What Is Imposter Syndrome

Work, Wisdom

If you struggle with imposter syndrome, get really excited. It is evidence that you are taking tremendous action!

As we gather our gumption to face big decisions, choices, goals, we need to address imposter syndrome. If you have never experienced it, or don’t know what I am talking about, then you might be an imposter reader of this blog post…  Naw, just kidding. If you don’t know what I am talking about, I am truly thrilled! Hopefully that means you are not busily second guessing yourself, or doubting that you are sufficient for your current challenge or opportunity. Really. I pray that anyone within the grasp of this site sheds the habit of self doubt immediately.

When I arrived at Harvard Business School, Dean Kim Clark addressed imposter syndrome right up front. He didn’t attempt to scare or intimidate us.  He did not do the tough guy act I have heard is so common at select schools. You know the one that goes something like this: turn to your right and to your left….those people will not be here when you graduate because x number of you will fail out. Not at all. Dean Clark did the opposite. 

He said, “We don’t make admissions mistakes. You are not an imposter of an HBS student, you are all meant to be here. You will be meeting amazing people this week and it will be tempting to ask yourself, What am I doing here? To think, I don’t belong, I am an imposter. Rather, he instructed us to understand that each of us fit and none of us were “imposters”.

Self Pep Talk Download

Imposter Syndrome Theory

I now have a theory about imposter syndrome.

If you struggle with imposter syndrome, get really excited. It is evidence that you are taking tremendous action!  

I spend a great deal of time with a wide variety of people. On the one hand, I am blessed to have a large group of friends that are almost exclusively from the same town where we live and where they grew up.

These people largely have maintained the same jobs or careers for decades, and mostly spend their social time in the same circles doing the same activities. Although I enjoy their welcoming and warm friendship, I am not particularly inspired by their presence, and I don’t see them make a meaningful impact. Literally NONE of these mates is touched by imposter syndrome and if I were to ask them about it, it would not register.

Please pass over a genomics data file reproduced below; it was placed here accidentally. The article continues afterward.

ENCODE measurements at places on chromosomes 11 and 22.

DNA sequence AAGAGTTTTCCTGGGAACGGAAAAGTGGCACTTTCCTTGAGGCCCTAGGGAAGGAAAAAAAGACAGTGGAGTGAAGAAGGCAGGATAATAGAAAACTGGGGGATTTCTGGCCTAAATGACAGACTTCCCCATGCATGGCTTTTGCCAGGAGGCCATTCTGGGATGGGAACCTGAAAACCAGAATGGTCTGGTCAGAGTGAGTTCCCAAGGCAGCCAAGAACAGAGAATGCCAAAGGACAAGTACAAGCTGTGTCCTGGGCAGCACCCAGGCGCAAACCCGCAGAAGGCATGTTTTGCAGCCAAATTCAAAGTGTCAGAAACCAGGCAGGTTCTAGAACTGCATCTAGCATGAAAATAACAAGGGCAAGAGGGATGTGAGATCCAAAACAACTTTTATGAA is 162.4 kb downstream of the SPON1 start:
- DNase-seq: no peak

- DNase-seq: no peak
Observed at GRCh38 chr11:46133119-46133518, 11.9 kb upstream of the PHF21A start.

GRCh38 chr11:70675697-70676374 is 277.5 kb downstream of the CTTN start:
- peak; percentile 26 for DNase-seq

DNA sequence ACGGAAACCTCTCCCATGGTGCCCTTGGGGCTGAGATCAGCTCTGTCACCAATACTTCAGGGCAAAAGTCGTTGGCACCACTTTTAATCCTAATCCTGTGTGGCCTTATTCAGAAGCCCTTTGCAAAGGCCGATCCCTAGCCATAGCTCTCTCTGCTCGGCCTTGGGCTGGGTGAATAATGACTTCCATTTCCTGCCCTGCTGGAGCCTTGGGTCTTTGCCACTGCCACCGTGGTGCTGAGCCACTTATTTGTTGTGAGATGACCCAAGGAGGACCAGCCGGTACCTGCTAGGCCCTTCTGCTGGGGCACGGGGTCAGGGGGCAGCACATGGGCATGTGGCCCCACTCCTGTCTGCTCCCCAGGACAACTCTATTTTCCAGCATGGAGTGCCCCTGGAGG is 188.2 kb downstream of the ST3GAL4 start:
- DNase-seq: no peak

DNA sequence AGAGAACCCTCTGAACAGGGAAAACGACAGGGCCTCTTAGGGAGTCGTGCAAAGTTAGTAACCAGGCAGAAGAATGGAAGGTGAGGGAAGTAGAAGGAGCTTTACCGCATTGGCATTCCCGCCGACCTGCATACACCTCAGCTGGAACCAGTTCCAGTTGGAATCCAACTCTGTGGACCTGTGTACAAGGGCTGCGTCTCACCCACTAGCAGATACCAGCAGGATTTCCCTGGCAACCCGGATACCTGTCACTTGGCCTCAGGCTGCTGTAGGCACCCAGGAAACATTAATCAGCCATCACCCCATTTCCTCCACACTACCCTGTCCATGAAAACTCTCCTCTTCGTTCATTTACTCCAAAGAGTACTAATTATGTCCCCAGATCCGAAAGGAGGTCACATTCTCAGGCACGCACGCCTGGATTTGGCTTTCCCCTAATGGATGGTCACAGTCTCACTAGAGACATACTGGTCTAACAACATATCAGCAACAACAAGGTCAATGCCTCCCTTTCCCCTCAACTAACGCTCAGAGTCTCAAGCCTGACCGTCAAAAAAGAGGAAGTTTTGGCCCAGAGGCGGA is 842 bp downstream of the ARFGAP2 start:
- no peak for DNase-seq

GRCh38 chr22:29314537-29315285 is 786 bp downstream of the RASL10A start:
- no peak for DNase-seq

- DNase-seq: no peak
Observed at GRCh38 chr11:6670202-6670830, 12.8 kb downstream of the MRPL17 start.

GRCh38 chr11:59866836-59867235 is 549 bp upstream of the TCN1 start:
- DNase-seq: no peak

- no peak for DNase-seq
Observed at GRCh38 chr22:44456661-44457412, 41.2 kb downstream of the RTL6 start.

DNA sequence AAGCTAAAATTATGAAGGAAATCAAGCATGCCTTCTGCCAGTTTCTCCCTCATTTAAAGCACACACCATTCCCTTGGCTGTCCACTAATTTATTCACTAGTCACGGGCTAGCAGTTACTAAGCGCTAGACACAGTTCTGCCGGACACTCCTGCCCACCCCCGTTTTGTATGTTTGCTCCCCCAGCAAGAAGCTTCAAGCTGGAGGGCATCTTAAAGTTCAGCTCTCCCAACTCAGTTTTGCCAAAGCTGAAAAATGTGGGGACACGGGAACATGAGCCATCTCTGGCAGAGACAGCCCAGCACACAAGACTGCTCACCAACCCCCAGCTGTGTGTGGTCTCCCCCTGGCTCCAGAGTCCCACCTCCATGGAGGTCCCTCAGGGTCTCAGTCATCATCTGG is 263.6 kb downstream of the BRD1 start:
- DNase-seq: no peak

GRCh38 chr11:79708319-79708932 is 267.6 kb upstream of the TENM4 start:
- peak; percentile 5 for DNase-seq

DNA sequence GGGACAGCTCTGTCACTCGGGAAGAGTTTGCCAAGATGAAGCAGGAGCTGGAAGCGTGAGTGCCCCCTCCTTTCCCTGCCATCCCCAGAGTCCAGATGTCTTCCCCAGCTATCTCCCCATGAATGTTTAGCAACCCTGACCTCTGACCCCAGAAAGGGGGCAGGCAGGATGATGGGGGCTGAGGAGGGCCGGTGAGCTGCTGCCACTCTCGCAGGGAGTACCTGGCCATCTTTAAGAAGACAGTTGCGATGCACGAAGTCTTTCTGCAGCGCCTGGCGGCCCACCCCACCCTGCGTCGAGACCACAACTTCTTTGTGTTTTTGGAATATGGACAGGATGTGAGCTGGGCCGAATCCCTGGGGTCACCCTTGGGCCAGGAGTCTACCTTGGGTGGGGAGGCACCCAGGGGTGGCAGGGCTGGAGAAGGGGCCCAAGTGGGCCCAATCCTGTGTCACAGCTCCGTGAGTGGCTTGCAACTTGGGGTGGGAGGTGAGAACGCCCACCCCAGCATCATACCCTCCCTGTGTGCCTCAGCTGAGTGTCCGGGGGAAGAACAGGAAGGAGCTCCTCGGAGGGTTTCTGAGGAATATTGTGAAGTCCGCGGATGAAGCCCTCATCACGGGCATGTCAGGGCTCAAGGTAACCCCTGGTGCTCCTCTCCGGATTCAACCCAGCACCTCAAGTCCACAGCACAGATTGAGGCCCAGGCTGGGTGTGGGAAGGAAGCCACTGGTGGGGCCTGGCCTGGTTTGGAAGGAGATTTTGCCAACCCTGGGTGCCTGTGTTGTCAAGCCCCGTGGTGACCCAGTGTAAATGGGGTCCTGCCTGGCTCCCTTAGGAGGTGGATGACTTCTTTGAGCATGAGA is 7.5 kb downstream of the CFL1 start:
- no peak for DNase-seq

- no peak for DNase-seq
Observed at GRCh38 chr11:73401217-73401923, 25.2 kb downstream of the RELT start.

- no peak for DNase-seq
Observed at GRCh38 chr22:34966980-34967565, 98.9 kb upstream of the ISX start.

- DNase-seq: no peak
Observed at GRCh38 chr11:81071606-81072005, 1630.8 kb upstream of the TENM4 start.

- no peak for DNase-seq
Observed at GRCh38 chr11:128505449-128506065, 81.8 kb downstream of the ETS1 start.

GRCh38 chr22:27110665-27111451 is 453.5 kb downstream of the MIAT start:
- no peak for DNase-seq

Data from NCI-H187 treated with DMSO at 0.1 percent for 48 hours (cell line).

On the other hand, I have dozens of friends whose lives blow me away. I sit in awe of the uncertainty they embrace and the advancements they make.  Many (not all) of these highly accomplished people are also incredibly well educated and have fancy pedigrees. Nevertheless imposter syndrome often plagues them.

In other words, in my personal experience, those who worry that they might be “imposters” are definitely NOT; conversely, those who don’t recognize that they are imposters, to some degree maybe are!”

The Solid Oak Tree

Please imagine a strong oak tree. My first friend group tends to reside solidly in the trunk of the tree where there is little change and tons of stability. They stay in the same jobs and live in the same town. I am not one of these people, but I am grateful to have them in my life. They provide a source of dependability, predictability, and stability.

I don’t gravitate to living in the tree’s trunk or even on the branches. No, I tend to reside in the highest and farthest twig. Like a leaf, I reach to the sky and sway in the breeze. Unlike my stable buddies in the trunk, I am often plucked and sometimes crash to the ground only to rise again and grow.  

What about you? My guess is that by the mere fact that you and I are meeting on the Into the Ideal site, you might be more of a branch or leaf.  Welcome! As the growing, stretching type, we will be prone to question ourselves. To see ourselves as imposters. Please waste no more energy questioning yourself. When that unease sneaks its pesky little way into your precious body, mind or spirit, cringe your lip at it, grit your teeth if you have to, but then recognize it for what it is: confirmation that you are daring to live life out on the branches.

A Famous Roosevelt Quote

Brene Brown’s bestseller Dare to Lead is based largely on President Theodore Roosevelt famous quote, 

“It is not the critic who counts; not the man who points out how the strong man stumbles, or where the doer of deeds could have done them better.  The credit belongs to the man who is actually in the arena, whose face is marred by dust and eat and blood; who strives valiantly; who errs, who comes short again and again, because there is no effort without error and shortcoming; but who does actually strive to do the deeds; who knows great enthusiasm, the great devotions’ who spends himself in a worthy cause, who at the best knows in the end the triumph of high achievement, and who at the worst, if he fails, at least fails while daring greatly.”


Things aren’t always as they seem. Some days it will appear as though you are not fully equipped or qualified to handle the uncertainty and the tests that you face. But.You.Are! Just by jumping in the ring, you are winning.